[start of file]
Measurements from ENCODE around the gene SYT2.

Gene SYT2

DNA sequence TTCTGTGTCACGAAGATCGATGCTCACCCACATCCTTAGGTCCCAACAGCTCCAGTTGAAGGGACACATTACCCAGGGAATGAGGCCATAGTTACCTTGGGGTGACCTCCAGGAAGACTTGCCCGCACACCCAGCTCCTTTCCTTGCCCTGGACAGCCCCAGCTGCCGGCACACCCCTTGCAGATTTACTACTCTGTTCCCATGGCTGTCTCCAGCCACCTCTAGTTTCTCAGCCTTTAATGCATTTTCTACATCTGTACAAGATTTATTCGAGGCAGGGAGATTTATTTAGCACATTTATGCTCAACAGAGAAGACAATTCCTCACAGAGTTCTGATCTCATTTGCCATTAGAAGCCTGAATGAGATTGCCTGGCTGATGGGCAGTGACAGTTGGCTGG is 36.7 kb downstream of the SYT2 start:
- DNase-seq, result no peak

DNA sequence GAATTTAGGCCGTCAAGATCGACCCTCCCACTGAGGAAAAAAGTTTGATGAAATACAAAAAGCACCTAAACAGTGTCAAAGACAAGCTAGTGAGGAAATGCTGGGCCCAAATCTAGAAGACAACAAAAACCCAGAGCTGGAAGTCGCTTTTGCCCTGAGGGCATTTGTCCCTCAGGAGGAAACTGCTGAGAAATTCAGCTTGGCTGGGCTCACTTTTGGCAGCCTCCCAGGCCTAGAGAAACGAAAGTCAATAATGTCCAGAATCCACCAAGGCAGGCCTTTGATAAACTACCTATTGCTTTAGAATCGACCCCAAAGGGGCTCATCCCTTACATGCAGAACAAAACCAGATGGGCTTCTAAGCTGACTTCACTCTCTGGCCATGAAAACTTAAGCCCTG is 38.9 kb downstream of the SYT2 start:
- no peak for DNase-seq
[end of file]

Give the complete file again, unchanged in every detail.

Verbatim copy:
Measurements from ENCODE around the gene SYT2.

Gene SYT2

DNA sequence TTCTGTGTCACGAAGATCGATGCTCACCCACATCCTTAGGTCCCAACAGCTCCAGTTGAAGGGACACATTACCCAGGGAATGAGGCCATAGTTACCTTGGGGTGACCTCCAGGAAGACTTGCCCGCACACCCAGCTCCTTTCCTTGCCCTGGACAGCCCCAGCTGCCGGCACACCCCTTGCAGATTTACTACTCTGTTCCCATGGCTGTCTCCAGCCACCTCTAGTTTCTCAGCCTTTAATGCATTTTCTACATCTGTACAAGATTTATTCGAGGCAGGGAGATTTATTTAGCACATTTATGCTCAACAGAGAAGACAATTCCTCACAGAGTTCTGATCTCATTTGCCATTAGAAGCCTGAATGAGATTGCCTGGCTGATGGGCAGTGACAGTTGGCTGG is 36.7 kb downstream of the SYT2 start:
- DNase-seq, result no peak

DNA sequence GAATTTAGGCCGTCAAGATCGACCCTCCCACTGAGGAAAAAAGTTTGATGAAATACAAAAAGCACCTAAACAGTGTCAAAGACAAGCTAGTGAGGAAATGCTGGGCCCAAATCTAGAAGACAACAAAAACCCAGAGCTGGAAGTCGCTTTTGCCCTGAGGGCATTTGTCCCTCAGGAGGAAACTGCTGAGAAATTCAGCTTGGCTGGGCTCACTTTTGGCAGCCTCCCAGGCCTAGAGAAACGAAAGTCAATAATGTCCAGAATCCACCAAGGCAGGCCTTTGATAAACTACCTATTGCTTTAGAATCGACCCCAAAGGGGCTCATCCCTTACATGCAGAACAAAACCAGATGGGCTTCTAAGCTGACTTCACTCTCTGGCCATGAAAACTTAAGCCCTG is 38.9 kb downstream of the SYT2 start:
- no peak for DNase-seq